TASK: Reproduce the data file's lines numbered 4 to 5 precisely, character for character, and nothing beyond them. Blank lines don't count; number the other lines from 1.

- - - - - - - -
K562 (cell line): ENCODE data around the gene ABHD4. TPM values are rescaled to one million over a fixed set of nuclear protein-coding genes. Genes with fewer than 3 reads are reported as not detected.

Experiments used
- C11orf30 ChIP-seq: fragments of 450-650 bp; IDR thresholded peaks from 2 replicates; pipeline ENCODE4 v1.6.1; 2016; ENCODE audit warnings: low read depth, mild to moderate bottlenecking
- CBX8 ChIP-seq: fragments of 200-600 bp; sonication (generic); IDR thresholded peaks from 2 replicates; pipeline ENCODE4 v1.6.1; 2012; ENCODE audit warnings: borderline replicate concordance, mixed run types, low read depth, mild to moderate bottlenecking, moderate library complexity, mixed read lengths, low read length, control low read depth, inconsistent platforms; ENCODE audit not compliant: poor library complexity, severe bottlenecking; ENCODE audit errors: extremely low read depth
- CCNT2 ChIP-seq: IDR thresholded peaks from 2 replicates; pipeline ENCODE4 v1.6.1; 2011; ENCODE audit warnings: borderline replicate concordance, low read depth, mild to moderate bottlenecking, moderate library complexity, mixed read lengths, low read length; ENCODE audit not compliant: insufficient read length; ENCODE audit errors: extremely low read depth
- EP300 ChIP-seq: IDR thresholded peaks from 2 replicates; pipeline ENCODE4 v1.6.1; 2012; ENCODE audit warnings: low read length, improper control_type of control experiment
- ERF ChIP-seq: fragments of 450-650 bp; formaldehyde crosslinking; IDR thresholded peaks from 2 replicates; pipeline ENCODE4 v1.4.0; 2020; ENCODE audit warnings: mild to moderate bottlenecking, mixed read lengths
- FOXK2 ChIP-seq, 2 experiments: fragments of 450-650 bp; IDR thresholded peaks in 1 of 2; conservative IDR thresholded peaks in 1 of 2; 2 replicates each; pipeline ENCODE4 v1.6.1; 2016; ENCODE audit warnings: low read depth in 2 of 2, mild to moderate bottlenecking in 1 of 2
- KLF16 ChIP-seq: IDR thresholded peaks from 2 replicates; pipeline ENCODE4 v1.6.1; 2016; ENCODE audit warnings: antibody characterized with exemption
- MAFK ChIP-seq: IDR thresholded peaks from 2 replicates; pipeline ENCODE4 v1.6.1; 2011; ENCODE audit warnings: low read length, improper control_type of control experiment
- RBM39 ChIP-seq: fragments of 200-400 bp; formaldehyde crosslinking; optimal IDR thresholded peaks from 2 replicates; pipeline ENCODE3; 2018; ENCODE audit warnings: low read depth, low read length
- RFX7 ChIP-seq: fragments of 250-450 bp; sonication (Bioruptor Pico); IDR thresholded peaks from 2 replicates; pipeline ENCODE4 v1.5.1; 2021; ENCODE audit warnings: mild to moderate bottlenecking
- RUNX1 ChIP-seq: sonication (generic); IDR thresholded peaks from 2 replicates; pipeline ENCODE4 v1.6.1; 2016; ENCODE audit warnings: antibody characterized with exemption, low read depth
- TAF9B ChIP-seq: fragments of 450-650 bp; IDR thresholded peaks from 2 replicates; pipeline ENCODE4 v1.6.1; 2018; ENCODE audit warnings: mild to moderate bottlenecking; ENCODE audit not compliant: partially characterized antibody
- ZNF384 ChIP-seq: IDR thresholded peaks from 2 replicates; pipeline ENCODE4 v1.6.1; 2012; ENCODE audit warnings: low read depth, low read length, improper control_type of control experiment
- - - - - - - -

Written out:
- CBX8 ChIP-seq: fragments of 200-600 bp; sonication (generic); IDR thresholded peaks from 2 replicates; pipeline ENCODE4 v1.6.1; 2012; ENCODE audit warnings: borderline replicate concordance, mixed run types, low read depth, mild to moderate bottlenecking, moderate library complexity, mixed read lengths, low read length, control low read depth, inconsistent platforms; ENCODE audit not compliant: poor library complexity, severe bottlenecking; ENCODE audit errors: extremely low read depth
- CCNT2 ChIP-seq: IDR thresholded peaks from 2 replicates; pipeline ENCODE4 v1.6.1; 2011; ENCODE audit warnings: borderline replicate concordance, low read depth, mild to moderate bottlenecking, moderate library complexity, mixed read lengths, low read length; ENCODE audit not compliant: insufficient read length; ENCODE audit errors: extremely low read depth